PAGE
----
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Hadrian AV Aureus. Rome, AD 118. IMP CAESAR TRAIAN HADRIANVS AVG, laureate, draped and cuirassed bust right / P M TR P COS II, bust of Sol, radiate and draped, right; ORIENS in exergue. RIC 43b; Calicó 1295. 7.20g, 20mm, 6h.

Extremely Fine. Rare.

Struck in AD 118 at the beginning of Hadrian’s reign and shortly after the death of Trajan on his return journey from the campaign against Parthia, this stunning aureus contains layers of symbolism hidden within its splendour.

The murky circumstances surrounding Hadrian’s accession needed to be legitimised. He had, officially, been adopted by Trajan on his deathbed. Yet whether this was actually the case, and whether it was Trajan’s uninfluenced will, were subjects of whispered debate. It was rumoured that Plotina might have compelled the dying emperor to adopt her favourite, Hadrian, or even perhaps that Trajan had died leaving no successor and that Plotina had afterwards forged Trajan’s will herself. Hadrian was therefore required to cement his own position as well as to consolidate the vast territorial gains of his predecessor, tasks that he undertook quickly and decisively.

Realising the untenable position that the annexation of Mesopotamia had created, Hadrian withdrew the legions stationed there and effectively abandoned this province, also later giving up Armenia to a local king, who was soon defeated by Parthia. Unpopular as Hadrian’s abandonment of his predecessor’s conquests in Mesopotamia would have been, it did help to stabilise the empire. At the same time, although the rumour of a falsified adoption carried little weight, Hadrian was keen to emphasise the legitimacy of his position and therefore we see on his coinage of this period obverse legends that closely follow those of Trajan's, proudly proclaiming his adoptive heritage.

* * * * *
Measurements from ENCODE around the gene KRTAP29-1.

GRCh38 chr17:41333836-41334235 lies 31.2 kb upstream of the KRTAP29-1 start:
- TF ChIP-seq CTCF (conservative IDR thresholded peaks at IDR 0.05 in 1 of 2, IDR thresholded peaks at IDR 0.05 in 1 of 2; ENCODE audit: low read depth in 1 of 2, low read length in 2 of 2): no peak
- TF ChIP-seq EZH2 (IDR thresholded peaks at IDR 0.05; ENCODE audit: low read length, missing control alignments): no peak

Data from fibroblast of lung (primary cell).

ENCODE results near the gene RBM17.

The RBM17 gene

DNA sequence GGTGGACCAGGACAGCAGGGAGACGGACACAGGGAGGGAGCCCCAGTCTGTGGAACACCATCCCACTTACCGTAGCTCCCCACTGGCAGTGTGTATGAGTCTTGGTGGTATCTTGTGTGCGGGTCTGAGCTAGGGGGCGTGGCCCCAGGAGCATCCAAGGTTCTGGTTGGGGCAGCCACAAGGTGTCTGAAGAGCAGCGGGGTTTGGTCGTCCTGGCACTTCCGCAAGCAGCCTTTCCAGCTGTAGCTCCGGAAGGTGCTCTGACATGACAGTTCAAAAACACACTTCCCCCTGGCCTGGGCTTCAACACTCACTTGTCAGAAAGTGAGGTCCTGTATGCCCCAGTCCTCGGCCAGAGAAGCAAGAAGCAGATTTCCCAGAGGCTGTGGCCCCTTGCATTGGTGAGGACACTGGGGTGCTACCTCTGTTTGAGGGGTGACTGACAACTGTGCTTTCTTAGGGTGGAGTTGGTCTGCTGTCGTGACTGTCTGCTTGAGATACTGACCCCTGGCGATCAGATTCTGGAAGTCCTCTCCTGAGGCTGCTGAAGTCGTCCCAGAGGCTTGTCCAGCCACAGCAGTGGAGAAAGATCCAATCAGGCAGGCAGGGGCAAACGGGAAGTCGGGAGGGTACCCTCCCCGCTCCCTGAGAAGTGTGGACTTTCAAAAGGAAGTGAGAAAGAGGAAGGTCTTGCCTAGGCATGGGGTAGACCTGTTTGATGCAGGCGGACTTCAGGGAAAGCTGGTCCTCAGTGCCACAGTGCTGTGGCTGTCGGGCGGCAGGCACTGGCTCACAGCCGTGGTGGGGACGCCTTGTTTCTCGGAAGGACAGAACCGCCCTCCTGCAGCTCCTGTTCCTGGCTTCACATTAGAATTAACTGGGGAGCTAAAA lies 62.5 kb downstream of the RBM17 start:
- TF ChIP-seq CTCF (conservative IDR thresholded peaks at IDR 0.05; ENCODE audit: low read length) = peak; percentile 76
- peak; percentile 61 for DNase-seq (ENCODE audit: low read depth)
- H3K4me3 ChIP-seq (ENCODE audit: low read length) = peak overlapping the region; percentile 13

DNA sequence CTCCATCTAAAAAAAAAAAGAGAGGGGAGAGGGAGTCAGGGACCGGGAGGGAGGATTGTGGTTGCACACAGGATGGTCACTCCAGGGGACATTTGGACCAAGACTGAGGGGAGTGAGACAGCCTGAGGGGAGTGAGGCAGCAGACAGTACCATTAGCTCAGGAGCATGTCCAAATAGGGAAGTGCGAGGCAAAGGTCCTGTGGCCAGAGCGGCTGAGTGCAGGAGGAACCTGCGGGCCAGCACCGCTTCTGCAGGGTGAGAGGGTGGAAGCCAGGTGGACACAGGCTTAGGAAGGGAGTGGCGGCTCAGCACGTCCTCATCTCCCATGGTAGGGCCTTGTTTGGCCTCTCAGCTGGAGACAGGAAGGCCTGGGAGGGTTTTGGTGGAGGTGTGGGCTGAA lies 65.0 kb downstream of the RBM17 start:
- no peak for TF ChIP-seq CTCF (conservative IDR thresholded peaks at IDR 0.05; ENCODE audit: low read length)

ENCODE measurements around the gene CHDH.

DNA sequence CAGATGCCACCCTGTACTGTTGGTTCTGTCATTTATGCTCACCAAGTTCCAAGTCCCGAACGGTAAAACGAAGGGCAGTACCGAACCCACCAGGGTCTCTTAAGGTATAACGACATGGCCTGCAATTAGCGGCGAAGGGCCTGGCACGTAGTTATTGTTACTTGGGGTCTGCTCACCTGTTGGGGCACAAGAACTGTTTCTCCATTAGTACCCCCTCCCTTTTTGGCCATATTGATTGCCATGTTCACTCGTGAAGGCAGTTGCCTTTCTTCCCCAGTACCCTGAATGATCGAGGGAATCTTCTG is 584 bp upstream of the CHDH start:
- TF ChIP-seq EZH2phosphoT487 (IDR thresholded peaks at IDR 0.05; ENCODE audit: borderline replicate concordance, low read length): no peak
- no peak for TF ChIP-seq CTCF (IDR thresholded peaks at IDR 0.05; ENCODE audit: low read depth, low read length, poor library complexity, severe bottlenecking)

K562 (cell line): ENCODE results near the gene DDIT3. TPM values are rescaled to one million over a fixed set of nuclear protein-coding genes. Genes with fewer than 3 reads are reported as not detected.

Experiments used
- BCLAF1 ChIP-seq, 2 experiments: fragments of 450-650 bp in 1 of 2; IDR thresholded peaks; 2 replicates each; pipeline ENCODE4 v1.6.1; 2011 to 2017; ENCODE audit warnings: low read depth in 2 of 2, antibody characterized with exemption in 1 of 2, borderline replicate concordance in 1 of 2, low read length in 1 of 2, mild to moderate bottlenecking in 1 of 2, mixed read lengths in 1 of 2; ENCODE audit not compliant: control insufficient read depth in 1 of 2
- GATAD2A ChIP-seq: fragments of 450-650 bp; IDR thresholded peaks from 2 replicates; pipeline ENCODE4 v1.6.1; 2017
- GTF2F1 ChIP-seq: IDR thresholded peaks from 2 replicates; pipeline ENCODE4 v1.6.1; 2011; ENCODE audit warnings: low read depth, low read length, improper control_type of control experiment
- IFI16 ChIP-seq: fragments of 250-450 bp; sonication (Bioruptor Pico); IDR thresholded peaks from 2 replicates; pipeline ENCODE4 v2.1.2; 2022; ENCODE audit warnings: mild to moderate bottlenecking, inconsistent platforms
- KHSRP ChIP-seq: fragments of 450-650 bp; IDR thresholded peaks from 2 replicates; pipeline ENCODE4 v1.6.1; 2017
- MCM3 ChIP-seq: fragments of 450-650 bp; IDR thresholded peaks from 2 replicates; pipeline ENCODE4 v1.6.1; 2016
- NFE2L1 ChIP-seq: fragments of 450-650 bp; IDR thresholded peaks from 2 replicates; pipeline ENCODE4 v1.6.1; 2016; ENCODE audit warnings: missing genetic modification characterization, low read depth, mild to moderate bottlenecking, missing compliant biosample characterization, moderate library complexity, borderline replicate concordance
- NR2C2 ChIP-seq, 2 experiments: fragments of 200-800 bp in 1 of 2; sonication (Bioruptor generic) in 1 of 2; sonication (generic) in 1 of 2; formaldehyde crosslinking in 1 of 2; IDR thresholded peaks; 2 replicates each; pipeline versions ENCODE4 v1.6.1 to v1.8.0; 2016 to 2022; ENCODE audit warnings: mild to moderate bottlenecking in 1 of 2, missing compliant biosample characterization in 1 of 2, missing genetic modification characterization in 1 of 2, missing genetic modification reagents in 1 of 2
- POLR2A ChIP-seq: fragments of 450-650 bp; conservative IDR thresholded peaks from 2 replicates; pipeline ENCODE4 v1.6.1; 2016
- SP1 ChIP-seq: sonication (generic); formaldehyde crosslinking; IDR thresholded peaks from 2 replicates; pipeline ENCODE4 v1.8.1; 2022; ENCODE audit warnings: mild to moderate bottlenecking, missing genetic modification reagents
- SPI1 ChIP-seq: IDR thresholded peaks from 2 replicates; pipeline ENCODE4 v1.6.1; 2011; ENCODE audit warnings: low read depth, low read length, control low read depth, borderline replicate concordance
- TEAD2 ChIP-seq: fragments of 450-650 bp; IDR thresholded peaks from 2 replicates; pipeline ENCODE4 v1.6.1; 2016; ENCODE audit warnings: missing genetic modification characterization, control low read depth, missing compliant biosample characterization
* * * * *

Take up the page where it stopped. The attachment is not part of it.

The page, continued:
The reverse type of Oriens may be understood to have several meanings. At the time it was struck, Hadrian remained in the East consolidating the frontiers of the empire and assisting in the restoration of Egypt, Cyprus, Cyrene and Judaea. Thus it may refer to the new emperor who had arisen in the East, yet it might also be viewed as a celebration of the end to the Jewish rebellion that had so ravaged the eastern provinces. One may also see in this type a melancholic marking of the conclusion to Trajan’s glorious conquests on that most distant border of the Roman empire, a demanding campaign that had ultimately claimed the life of this great and wise emperor.

Hadrian AV Aureus. (rxii734)

Price: £7,368.00

  • US $9,825.97
  • EUR €8,233.74
  • AUD $12,901.37
  • CHF 9,624.08
  • CAD $12,482.13
  • (Rates for 25/11/2017)


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